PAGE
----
B.C. woman fined $2,300 for clocking 215 km/hr

It’s the highest fine Alberta police have issued

UPDATED:

A B.C. woman was fined $2,300 for speeding – the highest yet.

Samantha Bookey, 30, from Aldergrove was fined in Boyle court Nov. 20, after she was clocked going 215 km/hr in her Accura TL by Boyle RCMP on Aug. 24, 2017, just after 9 p.m. The speed limit was 110 km/hr

“This is an extreme and dangerous rate of speed, and the court has recognized that,” said Cst. Paul Banks of the Boyle RCMP-Alberta Sheriffs Integrated Traffic Unit. “At high speeds your ability to react to something on the road, including other vehicles, people and animals is greatly reduced, as is your stopping distance. You also risk an increase in severity of injury when there is a collision.”

RELATED: B.C. man nets $1,750 fine for speeding 70 kilometres over limit in Alberta

The traffic unit had received complaints about the same vehicle driving at high rates of speed and passing other vehicles on double solid lines and near the school in Grassland.

The woman was given a summons to appear in court, which is automatic for those charged with going more than 50 km/hr over the speed limit. She didn’t appear in Boyle court and was found guilty in her absence.

“The Crown did make an application for an ex-parte trial and the court did accept that application and the trial went ahead without her and she was convicted based on the Crown’s evidence,” said Cst. Banks. “It was an excessive rate of speed.”

Cst. Banks said, unfortunately, some drivers go that fast but added, “We were able to intercept one in this case.”

Alberta doesn’t have laws in place to allow police to seize vehicles at the scene for excessive rates of speed, said Cst. Banks.

“Some other provinces do.”

If Bookey doesn’t pay the fine by the date specified by the court, the police will make an application for her to spend time in jail in default.Cst. Banks said Bookey was given a year to pay the fine because it’s high. If she is in default she will have to spend 25 days in jail.

RELATED: Sometimes bad things happen. But it’s always good when we can walk away and tell the story



lisa.joy@stettlerindependent.com

Like us on Facebook and follow us on Twitter

Get local stories you won't find anywhere else right to your inbox.
Sign up here

Comments are closed

Just Posted

Wetaskiwin Legion ‘Branch Briefings’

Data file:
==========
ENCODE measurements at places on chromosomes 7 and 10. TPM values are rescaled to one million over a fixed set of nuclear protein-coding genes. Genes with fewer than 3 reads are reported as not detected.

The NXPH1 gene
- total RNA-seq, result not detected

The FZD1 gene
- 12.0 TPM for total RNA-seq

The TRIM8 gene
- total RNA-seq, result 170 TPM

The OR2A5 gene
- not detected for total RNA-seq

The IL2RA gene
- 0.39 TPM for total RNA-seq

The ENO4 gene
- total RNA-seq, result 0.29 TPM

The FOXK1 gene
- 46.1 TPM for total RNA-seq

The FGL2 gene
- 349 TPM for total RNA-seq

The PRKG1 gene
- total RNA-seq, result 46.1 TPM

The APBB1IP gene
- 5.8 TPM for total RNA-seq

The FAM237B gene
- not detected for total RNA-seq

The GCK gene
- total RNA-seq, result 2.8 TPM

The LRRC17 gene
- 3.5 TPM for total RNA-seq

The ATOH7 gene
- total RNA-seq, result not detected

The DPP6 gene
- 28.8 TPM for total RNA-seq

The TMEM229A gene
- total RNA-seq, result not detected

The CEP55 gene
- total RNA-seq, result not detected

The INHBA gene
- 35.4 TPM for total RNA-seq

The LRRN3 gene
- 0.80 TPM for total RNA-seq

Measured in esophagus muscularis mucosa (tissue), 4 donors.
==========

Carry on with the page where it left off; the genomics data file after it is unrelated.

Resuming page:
Branch #86 is planning its 90th anniversary

Feed replacement cost, precipitation threshold and more tweaked by AFSC

AFSC announces enhancements to perennial crop insurance programs

Road allowance closure goes to prov govt

Encroaching house situation could set ‘precedent’

County of Wetaskiwin council approves water rate hike of 3 per cent

Councilors balk at proposed rate increase of 4 per cent

Trudeau hypocrite on Iran plane crash

Writer says P.M. not that concerned about China hostages

Alberta Urban Municipalities Association wants province to make tax changes

The Alberta Court of Appeal ruled last year that municipalities are unsecured creditors

Alberta woman charged with child abduction pleads guilty to lesser charge

Womann can’t be identified under a court-ordered publication ban

Canada slips in global corruption ranking in aftermath of SNC-Lavalin scandal

The country obtained a score of 77, which places it at the top in the Americas

Wuhan bans cars, Hong Kong closes schools as coronavirus spreads

Hong Kong leader Carrie Lam said her government will raise its response level to emergency, highest one

RCMP receive tip on Amber Tuccaro’s homicide file

Banff RCMP contacted by a male who alleged that his father may be responsible for a missing person

Here’s what Canada is doing to stop the coronavirus from getting in

Health officials are monitoring multiple possible cases in Canada

Province investigating death of Samson Cree Nation youth in care

16-year-old found deceased outside in Rocky Mountain House

Blackfalds RCMP investigate fatal motor vehicle collision

Collision occurred at the intersection of Highway 11 and Burnt Lake Trail

Most Read